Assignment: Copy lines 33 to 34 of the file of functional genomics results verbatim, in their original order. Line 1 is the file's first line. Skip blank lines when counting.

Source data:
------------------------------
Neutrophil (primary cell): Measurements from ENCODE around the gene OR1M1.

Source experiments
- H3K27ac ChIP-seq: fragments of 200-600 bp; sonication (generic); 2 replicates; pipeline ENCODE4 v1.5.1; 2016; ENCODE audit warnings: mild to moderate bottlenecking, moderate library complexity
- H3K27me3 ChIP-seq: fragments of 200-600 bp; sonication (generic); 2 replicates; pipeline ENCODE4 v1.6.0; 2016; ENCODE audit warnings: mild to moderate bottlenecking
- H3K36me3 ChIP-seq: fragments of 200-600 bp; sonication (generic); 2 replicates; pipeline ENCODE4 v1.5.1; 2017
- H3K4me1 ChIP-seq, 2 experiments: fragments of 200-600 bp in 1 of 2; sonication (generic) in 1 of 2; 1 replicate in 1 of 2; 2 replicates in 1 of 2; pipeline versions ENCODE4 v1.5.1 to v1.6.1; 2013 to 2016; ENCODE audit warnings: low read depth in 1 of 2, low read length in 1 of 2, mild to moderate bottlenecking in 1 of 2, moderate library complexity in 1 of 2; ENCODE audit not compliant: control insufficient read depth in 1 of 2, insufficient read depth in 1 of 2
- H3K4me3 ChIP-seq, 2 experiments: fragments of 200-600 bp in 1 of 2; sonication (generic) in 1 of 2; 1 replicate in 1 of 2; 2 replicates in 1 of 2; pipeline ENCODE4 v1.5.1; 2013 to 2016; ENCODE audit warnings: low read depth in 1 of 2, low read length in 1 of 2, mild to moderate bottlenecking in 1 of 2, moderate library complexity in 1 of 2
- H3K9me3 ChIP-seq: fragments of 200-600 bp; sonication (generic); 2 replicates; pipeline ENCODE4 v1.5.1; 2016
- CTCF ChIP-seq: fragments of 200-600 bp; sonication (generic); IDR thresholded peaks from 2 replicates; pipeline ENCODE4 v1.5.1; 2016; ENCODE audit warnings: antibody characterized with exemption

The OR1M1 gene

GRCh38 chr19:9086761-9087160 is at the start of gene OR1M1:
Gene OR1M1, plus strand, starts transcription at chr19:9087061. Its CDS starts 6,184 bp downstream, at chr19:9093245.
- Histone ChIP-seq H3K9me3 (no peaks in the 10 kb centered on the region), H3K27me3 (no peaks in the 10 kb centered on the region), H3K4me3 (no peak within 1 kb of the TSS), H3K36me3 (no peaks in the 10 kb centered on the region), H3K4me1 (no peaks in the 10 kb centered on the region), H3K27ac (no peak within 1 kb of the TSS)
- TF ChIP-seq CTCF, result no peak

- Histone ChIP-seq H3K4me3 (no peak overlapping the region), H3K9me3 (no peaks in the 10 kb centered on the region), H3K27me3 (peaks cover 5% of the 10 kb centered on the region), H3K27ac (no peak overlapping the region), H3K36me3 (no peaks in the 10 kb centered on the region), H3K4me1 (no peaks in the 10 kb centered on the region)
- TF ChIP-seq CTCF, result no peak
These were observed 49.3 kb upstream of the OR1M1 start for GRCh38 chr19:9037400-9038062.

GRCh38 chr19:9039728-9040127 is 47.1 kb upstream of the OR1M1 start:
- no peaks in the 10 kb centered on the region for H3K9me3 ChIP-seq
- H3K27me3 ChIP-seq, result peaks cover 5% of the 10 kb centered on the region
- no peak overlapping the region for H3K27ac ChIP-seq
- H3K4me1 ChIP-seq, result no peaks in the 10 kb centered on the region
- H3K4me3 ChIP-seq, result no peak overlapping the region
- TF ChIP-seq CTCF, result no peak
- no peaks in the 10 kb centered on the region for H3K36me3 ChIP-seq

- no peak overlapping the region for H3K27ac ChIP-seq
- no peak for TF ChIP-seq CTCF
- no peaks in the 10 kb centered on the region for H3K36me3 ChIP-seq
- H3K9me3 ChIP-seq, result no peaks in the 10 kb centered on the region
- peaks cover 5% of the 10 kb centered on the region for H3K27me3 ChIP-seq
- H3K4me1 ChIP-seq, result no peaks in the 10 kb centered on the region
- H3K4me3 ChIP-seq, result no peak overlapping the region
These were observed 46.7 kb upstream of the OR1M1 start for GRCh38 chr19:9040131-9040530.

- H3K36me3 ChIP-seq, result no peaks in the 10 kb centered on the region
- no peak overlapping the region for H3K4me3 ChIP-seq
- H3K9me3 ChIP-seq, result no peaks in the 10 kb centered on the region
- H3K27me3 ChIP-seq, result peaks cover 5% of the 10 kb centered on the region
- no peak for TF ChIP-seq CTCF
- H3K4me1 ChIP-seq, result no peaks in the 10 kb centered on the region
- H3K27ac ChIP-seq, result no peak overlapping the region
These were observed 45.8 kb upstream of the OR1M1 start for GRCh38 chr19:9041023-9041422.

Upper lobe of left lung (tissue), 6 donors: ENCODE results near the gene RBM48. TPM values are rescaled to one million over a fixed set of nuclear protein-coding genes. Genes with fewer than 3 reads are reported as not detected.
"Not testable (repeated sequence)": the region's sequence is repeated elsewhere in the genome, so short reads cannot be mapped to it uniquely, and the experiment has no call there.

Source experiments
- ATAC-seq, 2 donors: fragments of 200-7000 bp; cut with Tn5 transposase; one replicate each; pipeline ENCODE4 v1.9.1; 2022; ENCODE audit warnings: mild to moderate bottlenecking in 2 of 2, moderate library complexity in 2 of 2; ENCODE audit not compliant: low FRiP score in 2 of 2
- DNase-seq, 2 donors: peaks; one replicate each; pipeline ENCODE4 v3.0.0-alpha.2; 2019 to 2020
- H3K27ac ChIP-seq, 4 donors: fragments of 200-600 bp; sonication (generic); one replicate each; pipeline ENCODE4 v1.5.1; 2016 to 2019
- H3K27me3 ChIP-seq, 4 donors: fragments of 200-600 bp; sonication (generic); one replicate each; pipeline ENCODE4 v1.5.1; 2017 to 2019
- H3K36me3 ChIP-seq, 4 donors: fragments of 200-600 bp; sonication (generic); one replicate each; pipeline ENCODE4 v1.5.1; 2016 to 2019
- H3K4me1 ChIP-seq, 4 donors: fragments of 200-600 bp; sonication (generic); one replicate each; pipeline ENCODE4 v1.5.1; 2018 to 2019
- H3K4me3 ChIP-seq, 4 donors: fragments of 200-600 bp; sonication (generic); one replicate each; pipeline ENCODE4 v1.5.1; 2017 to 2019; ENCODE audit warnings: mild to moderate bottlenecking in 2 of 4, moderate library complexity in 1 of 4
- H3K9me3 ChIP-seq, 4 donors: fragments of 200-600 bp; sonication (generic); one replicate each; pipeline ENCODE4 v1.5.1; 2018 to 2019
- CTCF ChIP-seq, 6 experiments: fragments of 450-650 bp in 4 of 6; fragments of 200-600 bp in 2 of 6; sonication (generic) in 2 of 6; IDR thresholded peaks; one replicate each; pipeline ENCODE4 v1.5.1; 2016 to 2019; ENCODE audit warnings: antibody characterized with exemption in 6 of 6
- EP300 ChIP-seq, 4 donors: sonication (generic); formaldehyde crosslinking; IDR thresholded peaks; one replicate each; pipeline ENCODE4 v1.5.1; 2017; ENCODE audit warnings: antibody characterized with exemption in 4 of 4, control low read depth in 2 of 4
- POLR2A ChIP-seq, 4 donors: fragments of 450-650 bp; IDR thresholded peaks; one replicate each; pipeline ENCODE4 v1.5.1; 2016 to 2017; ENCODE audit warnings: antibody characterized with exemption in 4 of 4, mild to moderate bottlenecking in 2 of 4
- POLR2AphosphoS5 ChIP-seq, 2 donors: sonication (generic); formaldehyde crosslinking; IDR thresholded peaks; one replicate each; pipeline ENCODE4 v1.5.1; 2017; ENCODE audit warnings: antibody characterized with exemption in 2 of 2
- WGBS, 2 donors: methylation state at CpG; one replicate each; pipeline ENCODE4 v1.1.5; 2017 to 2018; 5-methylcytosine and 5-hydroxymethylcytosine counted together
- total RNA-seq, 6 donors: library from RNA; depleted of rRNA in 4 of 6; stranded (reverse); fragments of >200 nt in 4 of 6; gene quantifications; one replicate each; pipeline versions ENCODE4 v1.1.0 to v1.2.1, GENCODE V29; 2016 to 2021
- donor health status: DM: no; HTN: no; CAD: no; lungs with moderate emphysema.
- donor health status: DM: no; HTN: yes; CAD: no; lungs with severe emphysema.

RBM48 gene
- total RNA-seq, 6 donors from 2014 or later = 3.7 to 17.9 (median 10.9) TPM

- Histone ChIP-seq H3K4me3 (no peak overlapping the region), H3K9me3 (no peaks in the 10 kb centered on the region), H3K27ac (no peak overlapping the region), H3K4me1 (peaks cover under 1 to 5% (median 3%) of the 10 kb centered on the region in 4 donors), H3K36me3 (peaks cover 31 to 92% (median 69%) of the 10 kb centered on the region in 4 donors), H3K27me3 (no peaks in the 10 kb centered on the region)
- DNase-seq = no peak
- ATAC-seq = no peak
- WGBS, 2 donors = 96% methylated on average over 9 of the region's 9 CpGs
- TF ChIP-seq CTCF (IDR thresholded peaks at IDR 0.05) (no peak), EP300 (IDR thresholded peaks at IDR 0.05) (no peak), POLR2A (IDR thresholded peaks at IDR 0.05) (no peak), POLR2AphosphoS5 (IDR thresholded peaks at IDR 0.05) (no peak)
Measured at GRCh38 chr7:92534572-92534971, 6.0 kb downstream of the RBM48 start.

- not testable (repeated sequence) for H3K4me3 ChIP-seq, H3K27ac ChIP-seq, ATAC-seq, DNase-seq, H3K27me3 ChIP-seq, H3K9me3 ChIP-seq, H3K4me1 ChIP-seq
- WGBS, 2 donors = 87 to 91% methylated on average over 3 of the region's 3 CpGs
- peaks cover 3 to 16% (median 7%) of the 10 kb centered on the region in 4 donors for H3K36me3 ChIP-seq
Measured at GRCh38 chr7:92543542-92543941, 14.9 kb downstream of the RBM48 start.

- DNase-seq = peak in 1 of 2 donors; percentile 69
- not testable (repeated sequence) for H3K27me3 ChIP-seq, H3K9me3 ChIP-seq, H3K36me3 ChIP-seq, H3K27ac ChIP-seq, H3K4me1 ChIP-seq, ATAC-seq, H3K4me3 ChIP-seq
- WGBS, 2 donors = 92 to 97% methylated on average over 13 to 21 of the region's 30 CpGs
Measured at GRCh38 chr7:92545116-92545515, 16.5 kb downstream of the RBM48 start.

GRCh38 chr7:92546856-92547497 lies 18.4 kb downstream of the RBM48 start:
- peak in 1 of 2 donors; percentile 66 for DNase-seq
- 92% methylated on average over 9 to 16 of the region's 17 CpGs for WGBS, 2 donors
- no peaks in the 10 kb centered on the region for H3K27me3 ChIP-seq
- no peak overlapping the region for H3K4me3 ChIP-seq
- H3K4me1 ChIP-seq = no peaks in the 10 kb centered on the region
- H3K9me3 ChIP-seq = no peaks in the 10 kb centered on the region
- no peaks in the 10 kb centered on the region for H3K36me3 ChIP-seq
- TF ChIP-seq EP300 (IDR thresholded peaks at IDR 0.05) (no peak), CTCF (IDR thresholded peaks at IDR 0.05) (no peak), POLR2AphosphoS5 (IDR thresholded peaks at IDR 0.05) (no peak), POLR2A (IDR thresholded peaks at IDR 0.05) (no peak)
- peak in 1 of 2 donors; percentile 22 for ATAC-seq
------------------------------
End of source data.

These were observed 46.7 kb upstream of the OR1M1 start for GRCh38 chr19:9040131-9040530.

- H3K36me3 ChIP-seq, result no peaks in the 10 kb centered on the region